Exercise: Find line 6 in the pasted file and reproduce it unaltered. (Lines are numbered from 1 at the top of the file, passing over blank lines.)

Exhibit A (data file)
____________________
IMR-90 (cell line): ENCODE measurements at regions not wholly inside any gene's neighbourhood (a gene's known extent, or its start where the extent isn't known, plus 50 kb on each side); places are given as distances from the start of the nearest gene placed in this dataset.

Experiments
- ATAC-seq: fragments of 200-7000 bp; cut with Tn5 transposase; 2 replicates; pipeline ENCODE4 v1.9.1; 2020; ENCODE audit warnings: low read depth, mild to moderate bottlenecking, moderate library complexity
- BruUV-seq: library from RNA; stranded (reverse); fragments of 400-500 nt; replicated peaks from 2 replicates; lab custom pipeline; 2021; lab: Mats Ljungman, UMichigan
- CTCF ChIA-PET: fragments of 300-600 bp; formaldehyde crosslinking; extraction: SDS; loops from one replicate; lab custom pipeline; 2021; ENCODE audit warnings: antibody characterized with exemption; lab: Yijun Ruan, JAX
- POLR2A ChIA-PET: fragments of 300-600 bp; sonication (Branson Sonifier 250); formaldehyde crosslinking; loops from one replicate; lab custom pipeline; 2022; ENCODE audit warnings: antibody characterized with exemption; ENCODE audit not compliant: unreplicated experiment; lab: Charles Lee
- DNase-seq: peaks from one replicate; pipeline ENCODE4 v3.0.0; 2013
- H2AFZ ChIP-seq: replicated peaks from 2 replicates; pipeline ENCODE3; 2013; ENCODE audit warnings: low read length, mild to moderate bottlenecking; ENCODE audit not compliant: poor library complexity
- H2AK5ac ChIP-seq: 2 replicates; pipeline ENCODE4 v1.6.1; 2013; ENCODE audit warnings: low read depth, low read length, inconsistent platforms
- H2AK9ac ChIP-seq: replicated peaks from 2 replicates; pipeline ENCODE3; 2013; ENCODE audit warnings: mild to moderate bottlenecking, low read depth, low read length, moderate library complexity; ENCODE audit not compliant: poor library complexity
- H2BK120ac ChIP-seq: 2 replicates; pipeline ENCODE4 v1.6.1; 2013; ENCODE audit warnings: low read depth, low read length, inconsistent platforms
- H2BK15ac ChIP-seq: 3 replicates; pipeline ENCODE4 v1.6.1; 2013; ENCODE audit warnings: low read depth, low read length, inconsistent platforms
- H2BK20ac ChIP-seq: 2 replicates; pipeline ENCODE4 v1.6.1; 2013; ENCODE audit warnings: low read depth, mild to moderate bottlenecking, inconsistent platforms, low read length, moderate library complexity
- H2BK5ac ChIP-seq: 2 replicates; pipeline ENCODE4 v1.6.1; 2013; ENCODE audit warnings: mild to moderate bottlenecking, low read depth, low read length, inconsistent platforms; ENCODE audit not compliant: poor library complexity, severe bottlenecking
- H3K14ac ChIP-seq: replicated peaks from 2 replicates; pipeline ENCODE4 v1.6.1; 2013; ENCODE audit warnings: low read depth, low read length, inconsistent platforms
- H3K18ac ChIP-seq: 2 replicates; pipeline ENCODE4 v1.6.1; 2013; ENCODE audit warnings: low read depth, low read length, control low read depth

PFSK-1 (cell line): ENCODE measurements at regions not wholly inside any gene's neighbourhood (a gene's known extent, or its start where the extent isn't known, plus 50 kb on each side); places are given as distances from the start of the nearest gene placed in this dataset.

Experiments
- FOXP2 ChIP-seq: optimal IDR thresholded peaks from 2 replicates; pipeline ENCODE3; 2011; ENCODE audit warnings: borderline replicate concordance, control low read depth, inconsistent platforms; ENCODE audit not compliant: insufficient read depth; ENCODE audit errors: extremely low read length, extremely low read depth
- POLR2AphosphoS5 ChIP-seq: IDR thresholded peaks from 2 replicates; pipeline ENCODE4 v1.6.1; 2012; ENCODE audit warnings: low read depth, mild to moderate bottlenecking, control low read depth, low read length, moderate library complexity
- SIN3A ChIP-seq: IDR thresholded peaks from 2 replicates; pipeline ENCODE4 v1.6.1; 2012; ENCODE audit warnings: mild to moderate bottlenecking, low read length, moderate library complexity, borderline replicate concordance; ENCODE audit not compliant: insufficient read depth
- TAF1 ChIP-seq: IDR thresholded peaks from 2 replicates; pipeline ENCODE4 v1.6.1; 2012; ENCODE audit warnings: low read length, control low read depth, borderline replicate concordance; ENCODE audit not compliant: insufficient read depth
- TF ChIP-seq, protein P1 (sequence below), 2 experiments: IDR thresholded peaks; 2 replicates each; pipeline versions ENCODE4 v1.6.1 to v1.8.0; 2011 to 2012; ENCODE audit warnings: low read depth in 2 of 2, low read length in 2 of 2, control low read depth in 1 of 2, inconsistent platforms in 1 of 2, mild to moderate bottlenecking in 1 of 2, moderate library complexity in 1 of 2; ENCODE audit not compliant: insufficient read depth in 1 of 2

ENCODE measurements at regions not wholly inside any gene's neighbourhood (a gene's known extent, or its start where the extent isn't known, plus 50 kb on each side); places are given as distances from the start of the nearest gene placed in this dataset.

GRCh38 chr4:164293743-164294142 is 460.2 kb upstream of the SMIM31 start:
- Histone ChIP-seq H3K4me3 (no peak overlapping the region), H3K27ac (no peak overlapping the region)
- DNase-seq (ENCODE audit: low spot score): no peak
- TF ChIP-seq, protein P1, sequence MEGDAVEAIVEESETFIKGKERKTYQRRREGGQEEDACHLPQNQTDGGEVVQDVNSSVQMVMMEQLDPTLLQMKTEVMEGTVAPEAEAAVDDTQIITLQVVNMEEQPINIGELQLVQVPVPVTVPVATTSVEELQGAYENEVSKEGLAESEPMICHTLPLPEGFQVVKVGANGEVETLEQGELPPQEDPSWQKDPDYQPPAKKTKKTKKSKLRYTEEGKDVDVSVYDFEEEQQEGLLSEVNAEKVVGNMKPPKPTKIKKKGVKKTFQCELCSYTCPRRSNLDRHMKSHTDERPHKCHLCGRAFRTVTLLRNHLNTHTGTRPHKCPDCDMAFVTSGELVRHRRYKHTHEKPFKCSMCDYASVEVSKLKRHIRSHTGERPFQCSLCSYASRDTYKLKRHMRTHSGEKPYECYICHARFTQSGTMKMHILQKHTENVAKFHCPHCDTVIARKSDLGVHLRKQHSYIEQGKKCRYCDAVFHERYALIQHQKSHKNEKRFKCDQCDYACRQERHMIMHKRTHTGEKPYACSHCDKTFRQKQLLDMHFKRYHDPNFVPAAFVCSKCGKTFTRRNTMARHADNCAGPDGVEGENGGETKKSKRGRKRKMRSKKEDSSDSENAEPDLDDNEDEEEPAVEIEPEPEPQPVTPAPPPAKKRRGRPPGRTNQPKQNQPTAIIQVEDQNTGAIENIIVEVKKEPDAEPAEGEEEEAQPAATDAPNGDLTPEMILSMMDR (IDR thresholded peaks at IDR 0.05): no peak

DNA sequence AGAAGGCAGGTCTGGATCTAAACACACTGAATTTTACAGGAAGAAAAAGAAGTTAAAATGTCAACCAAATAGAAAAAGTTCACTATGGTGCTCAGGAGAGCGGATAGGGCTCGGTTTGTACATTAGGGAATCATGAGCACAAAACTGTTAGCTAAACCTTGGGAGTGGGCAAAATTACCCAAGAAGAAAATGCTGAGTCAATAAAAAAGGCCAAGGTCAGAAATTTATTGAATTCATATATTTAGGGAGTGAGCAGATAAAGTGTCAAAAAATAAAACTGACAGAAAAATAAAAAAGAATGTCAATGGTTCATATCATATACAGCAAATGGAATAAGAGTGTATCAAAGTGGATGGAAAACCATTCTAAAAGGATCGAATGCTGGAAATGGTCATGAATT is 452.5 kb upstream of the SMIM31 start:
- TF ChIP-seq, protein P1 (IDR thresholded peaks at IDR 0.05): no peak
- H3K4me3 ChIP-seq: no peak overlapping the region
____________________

- POLR2A ChIA-PET: fragments of 300-600 bp; sonication (Branson Sonifier 250); formaldehyde crosslinking; loops from one replicate; lab custom pipeline; 2022; ENCODE audit warnings: antibody characterized with exemption; ENCODE audit not compliant: unreplicated experiment; lab: Charles Lee